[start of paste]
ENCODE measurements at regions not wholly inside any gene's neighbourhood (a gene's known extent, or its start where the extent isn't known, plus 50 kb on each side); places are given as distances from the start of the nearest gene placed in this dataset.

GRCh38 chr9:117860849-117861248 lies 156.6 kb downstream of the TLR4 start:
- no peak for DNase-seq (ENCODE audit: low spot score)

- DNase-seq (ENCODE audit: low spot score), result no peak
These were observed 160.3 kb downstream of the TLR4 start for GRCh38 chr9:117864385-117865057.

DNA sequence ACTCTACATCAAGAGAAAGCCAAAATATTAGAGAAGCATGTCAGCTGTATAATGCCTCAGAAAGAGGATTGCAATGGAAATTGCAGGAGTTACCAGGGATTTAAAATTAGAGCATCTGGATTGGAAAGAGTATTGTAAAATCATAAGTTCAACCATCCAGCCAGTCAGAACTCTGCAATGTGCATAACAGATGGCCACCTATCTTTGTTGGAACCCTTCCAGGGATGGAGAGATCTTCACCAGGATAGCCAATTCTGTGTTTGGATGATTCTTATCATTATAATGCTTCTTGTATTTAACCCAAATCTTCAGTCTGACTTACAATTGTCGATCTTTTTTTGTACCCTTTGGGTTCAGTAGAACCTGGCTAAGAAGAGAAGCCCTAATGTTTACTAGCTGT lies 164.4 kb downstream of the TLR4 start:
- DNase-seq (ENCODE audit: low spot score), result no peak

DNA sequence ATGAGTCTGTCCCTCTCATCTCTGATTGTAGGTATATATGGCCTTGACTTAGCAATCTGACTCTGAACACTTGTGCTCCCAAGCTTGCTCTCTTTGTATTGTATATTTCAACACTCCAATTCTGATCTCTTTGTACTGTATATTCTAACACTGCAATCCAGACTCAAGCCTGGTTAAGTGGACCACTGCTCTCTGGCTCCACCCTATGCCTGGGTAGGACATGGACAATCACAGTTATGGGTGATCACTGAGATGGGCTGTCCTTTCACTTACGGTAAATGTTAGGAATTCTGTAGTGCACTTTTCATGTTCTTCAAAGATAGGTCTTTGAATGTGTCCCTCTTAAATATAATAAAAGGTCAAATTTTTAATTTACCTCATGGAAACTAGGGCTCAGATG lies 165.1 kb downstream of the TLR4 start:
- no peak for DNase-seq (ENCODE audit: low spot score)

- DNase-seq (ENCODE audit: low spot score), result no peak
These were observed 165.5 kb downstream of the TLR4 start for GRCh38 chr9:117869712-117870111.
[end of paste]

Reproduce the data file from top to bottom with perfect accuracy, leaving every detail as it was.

ENCODE measurements at regions not wholly inside any gene's neighbourhood (a gene's known extent, or its start where the extent isn't known, plus 50 kb on each side); places are given as distances from the start of the nearest gene placed in this dataset.

GRCh38 chr9:117860849-117861248 lies 156.6 kb downstream of the TLR4 start:
- no peak for DNase-seq (ENCODE audit: low spot score)

- DNase-seq (ENCODE audit: low spot score), result no peak
These were observed 160.3 kb downstream of the TLR4 start for GRCh38 chr9:117864385-117865057.

DNA sequence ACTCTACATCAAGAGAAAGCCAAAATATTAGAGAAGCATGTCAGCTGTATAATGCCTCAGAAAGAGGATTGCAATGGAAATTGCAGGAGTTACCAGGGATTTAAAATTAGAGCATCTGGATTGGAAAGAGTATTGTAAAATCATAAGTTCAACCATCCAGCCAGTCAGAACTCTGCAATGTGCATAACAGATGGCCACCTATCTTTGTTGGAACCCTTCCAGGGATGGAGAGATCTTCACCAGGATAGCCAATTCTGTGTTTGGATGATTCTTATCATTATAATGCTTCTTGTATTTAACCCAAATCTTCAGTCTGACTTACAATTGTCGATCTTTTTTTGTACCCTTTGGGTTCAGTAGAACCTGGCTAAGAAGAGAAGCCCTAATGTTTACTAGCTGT lies 164.4 kb downstream of the TLR4 start:
- DNase-seq (ENCODE audit: low spot score), result no peak

DNA sequence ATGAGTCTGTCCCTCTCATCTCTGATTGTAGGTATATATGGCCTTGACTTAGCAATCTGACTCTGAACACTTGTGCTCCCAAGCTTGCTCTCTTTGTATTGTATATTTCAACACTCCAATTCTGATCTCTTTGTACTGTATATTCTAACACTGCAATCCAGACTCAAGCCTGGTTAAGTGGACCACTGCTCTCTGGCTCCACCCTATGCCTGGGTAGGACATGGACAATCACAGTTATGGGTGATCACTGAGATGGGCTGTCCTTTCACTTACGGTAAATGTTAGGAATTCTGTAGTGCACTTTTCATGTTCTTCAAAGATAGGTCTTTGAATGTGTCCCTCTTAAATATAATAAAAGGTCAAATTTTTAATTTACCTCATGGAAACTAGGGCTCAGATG lies 165.1 kb downstream of the TLR4 start:
- no peak for DNase-seq (ENCODE audit: low spot score)

- DNase-seq (ENCODE audit: low spot score), result no peak
These were observed 165.5 kb downstream of the TLR4 start for GRCh38 chr9:117869712-117870111.